The team’s findings could potentially revolutionise our understanding of timing during development. The biological mechanism behind the change in the wave profile is still unclear, but it highlights the complex nature of development and the need to go beyond steady state and scaling descriptions of embryonic development.

Contact 

Florian Frisch

Public Information Officer

Max Planck Institute of Molecular Cell Biology and Genetics, Dresden

Phone: +49351 210 2840

 

Original publication

 
Daniele Soroldoni, David J. Jörg, Luis G. Morelli, David L. Richmond, Johannes Schindelin, Frank Jülicher, Andrew C. Oates
A Doppler effect in embryonic pattern formation.
Science, 11 July 2014

Florian Frisch | Max-Planck-Institute
Further information:
http://www.mpg.de/8300471/Doppler-effect-segmentation-clock

Further reports about: Biology Doppler Genetics Molecular clock effect segmentation waves zebrafish

More articles from Life Sciences:

nachricht BigH1 -- The key histone for male fertility
14.12.2017 | Institute for Research in Biomedicine (IRB Barcelona)

nachricht Guardians of the Gate
14.12.2017 | Max-Planck-Institut für Biochemie

All articles from Life Sciences >>>

The most recent press releases about innovation >>>

Die letzten 5 Focus-News des innovations-reports im Überblick:

Im Focus: Long-lived storage of a photonic qubit for worldwide teleportation

MPQ scientists achieve long storage times for photonic quantum bits which break the lower bound for direct teleportation in a global quantum network.

Concerning the development of quantum memories for the realization of global quantum networks, scientists of the Quantum Dynamics Division led by Professor...

Im Focus: Electromagnetic water cloak eliminates drag and wake

Detailed calculations show water cloaks are feasible with today's technology

Researchers have developed a water cloaking concept based on electromagnetic forces that could eliminate an object's wake, greatly reducing its drag while...

Im Focus: Scientists channel graphene to understand filtration and ion transport into cells

Tiny pores at a cell's entryway act as miniature bouncers, letting in some electrically charged atoms--ions--but blocking others. Operating as exquisitely sensitive filters, these "ion channels" play a critical role in biological functions such as muscle contraction and the firing of brain cells.

To rapidly transport the right ions through the cell membrane, the tiny channels rely on a complex interplay between the ions and surrounding molecules,...

Im Focus: Towards data storage at the single molecule level

The miniaturization of the current technology of storage media is hindered by fundamental limits of quantum mechanics. A new approach consists in using so-called spin-crossover molecules as the smallest possible storage unit. Similar to normal hard drives, these special molecules can save information via their magnetic state. A research team from Kiel University has now managed to successfully place a new class of spin-crossover molecules onto a surface and to improve the molecule’s storage capacity. The storage density of conventional hard drives could therefore theoretically be increased by more than one hundred fold. The study has been published in the scientific journal Nano Letters.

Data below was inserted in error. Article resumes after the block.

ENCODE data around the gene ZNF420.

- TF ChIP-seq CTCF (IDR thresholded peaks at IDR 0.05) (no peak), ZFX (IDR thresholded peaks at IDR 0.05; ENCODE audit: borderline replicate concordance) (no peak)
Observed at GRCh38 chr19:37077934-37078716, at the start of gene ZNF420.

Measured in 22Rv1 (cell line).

Over the past few years, the building blocks of storage media have gotten ever smaller. But further miniaturization of the current technology is hindered by...

Im Focus: Successful Mechanical Testing of Nanowires

With innovative experiments, researchers at the Helmholtz-Zentrums Geesthacht and the Technical University Hamburg unravel why tiny metallic structures are extremely strong

Light-weight and simultaneously strong – porous metallic nanomaterials promise interesting applications as, for instance, for future aeroplanes with enhanced...

All Focus news of the innovation-report >>>

Anzeige

Anzeige

Event News

See, understand and experience the work of the future

11.12.2017 | Event News

Innovative strategies to tackle parasitic worms

08.12.2017 | Event News

AKL’18: The opportunities and challenges of digitalization in the laser industry

07.12.2017 | Event News

 
Latest News

Plasmonic biosensors enable development of new easy-to-use health tests

14.12.2017 | Health and Medicine

New type of smart windows use liquid to switch from clear to reflective

14.12.2017 | Physics and Astronomy

BigH1 -- The key histone for male fertility

14.12.2017 | Life Sciences

VideoLinks
B2B-VideoLinks
More VideoLinks >>>